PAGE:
The fundamental axiom regarding intermediary fees is that the fee and the amount of fee is in consideration for a constellation of services for originating, marketing, facilitating, negotiating and closing a deal, which go beyond merely introducing the parties or bringing the buyer and seller together.   Simply introducing parties to a transaction constitutes a finders’ fee or perhaps a referral fee, and is considerably less costly than a typical mergers & acquisitions intermediary and/or advisory fee.

The M&A intermediary is entitled to a fee for services rendered to search, identify and originate business opportunities, to convert prospects into genuine deals, to cause a meeting of the minds and bridge gaps between the parties and to facilitate the closing of a deal, including arranging of and participation in meetings between the parties, qualification of and investigation of the viability or feasibility of the business opportunity and assisting in structuring the transaction, in identification, collection and distribution of due diligence data and in negotiations.  Prior to closing, unless the parties agree to a retainer, the seller intermediary is generally not entitled to “fees” and thus the intermediary is at the risk of no remuneration subject entirely to whether or not a closing occurs.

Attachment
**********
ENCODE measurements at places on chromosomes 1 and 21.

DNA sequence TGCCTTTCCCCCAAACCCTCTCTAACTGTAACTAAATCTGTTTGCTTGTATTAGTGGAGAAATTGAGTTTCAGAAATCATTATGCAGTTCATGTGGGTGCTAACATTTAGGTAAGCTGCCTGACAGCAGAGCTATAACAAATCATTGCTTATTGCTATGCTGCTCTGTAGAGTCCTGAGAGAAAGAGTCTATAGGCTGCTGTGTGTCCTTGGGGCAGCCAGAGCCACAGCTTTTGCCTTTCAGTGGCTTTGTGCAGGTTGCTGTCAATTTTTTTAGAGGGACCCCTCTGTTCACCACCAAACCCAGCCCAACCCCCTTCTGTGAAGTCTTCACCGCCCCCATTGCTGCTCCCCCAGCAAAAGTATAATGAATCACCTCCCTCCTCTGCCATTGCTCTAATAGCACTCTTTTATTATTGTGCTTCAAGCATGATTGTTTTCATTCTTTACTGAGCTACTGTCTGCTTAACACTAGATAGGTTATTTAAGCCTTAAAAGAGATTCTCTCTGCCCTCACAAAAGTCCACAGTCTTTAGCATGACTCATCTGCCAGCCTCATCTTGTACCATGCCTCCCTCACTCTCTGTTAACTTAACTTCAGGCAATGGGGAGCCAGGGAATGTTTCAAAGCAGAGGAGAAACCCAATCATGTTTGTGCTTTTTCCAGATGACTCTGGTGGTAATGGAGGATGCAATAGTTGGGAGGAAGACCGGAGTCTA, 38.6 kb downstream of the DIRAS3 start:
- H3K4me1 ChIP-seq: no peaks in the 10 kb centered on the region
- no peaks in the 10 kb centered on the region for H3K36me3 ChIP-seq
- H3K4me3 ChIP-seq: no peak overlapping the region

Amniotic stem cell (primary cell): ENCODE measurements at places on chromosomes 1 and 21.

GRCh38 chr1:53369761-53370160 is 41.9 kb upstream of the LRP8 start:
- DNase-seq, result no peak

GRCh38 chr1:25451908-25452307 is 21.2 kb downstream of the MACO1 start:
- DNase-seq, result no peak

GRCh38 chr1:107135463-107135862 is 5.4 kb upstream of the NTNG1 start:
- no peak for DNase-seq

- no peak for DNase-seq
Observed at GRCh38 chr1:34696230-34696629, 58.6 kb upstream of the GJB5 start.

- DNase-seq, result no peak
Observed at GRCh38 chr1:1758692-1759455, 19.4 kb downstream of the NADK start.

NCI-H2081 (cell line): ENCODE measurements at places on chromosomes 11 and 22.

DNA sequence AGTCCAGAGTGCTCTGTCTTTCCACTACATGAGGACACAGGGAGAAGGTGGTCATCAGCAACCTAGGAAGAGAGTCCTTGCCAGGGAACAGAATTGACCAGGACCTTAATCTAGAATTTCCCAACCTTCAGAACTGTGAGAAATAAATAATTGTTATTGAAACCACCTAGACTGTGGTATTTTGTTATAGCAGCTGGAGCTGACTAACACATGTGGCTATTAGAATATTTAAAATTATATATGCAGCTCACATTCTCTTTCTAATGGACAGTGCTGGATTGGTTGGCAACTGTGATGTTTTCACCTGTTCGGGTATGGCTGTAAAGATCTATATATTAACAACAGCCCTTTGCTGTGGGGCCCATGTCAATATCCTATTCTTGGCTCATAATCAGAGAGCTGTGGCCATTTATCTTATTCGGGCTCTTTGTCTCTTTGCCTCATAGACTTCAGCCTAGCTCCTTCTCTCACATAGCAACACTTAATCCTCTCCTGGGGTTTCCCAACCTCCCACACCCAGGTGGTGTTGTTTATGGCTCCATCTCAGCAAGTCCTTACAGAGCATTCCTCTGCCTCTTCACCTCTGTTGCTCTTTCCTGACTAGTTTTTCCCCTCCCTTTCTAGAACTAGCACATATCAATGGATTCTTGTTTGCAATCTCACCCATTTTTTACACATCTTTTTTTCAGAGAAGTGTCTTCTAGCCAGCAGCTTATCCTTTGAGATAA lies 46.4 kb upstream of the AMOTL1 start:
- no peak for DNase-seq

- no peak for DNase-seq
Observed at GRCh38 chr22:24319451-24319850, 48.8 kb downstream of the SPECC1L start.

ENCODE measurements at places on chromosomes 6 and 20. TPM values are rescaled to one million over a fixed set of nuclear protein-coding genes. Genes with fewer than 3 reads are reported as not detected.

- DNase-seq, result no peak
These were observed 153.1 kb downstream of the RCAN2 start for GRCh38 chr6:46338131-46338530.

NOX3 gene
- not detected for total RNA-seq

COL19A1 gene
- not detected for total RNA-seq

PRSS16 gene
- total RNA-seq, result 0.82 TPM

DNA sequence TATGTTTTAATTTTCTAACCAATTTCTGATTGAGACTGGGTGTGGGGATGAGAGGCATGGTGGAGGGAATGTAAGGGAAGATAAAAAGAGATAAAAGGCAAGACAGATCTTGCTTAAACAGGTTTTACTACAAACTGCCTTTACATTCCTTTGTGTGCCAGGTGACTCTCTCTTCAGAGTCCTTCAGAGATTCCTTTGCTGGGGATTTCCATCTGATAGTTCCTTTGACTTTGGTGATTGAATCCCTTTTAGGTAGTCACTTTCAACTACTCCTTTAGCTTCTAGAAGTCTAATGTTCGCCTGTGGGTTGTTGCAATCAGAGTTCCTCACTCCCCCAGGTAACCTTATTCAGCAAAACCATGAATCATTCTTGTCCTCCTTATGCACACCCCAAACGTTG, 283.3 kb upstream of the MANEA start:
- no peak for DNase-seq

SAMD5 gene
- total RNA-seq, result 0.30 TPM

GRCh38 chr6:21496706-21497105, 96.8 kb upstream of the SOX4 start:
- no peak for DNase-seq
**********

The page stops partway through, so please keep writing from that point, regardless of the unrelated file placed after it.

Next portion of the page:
The facilitation efforts by the intermediary are continuous and unbroken from deal initiation to closing.  In essence, there is a direct and proximal link between the M&A intermediary’s activities and the consummation of the deal, whether it be merger, acquisition or divestiture, so that there is a continuing connection and intervention of the intermediary’s efforts-and the ultimate closing of the acquisition.

The typical M&A fee is typically calculated as percentage of the total enterprise value of the deal, calibrated at a level to compensate the intermediary for the value of their services and for assuming the risk of not getting paid.